What: Johns Hopkins public health and emergency preparedness experts will host the first national symposium designed to help health care providers and staff better prepare for and react to an “active shooter” in hospitals and other the health care settings. The “Active Shooter Incidents in Hospitals and Healthcare Settings” symposium will explore the legal, moral and ethical obligations of medical institutions and their staff to protect patients when such events occur.
When: April 11, 2014, 9 a.m. to 3 p.m.
Where: Baltimore Marriott Waterfront Hotel, 700 Aliceanna St., Baltimore, Md., 21202
Media contact: For press credentials, members of the news media interested in attending and covering the symposium should contact Mark Guidera, email@example.com or 443-898-2320.
Details: The symposium will feature national experts in medicine, law, ethics, hospital security and law enforcement who will present research findings and innovative ideas relevant to the issue. They include:•Gabor D. Kelen, M.D., professor and director of the Johns Hopkins University Department of Emergency Medicine, and Christina Catlett, M.D., an associate professor in the Department of Emergency Medicine and associate director of CEPAR. They co-authored a groundbreaking study on hospital shootings published in 2012 in the Annals of Emergency Medicine.•Special Agent Erin Sheridan of the FBI•James Hodge, the Lincoln Professor of Health Law and Ethics and director of the Public Health Law and Policy Program at the Sandra Day O’Connor College of Law at Arizona State University•Michael Thiel, director of security services at the Children’s Hospital of Wisconsin•Richard D. Zane, M.D., director of the Department of Emergency Medicine at the University of Colorado School of Medicine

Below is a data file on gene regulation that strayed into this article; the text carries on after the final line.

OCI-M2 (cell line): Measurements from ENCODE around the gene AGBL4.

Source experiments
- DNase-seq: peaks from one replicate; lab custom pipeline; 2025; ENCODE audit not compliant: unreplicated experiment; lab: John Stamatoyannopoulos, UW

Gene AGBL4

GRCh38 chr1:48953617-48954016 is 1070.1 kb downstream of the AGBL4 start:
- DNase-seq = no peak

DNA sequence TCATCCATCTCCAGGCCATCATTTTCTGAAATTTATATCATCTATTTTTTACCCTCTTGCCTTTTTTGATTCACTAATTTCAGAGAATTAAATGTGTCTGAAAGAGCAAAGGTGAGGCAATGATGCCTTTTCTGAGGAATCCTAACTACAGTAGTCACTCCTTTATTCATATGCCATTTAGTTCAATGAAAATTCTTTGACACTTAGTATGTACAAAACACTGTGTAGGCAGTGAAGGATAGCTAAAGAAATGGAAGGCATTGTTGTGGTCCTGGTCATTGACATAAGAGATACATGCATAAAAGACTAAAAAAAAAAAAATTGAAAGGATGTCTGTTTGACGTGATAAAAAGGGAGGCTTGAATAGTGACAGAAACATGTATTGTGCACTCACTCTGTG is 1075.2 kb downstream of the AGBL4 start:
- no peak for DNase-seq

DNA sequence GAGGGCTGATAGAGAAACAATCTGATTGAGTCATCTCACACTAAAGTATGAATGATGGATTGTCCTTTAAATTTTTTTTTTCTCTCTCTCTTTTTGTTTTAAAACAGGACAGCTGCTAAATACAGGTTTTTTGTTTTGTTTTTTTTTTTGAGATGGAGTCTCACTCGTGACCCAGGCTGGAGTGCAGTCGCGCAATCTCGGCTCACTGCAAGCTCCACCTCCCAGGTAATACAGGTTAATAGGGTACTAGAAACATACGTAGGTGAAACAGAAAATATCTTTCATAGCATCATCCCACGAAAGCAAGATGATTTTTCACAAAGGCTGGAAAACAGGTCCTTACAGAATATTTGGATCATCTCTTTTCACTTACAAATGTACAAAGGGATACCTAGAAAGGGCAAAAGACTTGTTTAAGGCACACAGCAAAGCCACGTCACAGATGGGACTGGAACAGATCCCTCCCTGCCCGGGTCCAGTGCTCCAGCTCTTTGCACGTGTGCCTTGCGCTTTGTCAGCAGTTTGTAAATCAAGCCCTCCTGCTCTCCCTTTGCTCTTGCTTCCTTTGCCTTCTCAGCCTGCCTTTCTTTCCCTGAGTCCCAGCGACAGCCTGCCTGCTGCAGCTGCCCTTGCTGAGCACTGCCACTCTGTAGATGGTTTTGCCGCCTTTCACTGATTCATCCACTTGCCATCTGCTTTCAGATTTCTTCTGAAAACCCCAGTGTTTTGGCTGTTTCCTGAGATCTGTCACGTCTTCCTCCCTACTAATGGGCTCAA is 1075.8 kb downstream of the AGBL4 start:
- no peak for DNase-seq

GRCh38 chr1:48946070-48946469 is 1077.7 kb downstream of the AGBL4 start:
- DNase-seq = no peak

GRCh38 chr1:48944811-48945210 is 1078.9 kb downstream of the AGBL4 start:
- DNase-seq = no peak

The symposium’s panel discussion will be led by Eric Goralnick, M.D., medical director of emergency preparedness at Brigham and Women’s Hospital in Boston, who responded to the Boston Marathon bombing, and Leonard Marcus, co-director of the National Preparedness Leadership Initiative, a collaborative effort of the Harvard School of Public Health and the Harvard Kennedy School.
The symposium is hosted by the Johns Hopkins Office of Critical Event Preparedness and Response (CEPAR), which oversees disaster planning and response for The Johns Hopkins University and Johns Hopkins Medicine and by the Center for Public Health Preparedness at the Johns Hopkins Bloomberg School of Public Health.
Johns Hopkins Medicine (JHM), headquartered in Baltimore, Maryland, is a $6.7 billion integrated global health enterprise and one of the leading health care systems in the United States. JHM unites physicians and scientists of the Johns Hopkins University School of Medicine with the organizations, health professionals and facilities of The Johns Hopkins Hospital and Health System. JHM's vision, "Together, we will deliver the promise of medicine," is supported by its mission to improve the health of the community and the world by setting the standard of excellence in medical education, research and clinical care. Diverse and inclusive, JHM educates medical students, scientists, health care professionals and the public; conducts biomedical research; and provides patient-centered medicine to prevent, diagnose and treat human illness. JHM operates six academic and community hospitals, four suburban health care and surgery centers, and more than 30 primary health care outpatient sites. The Johns Hopkins Hospital, opened in 1889, was ranked number one in the nation for 21 years in a row by U.S. News & World Report.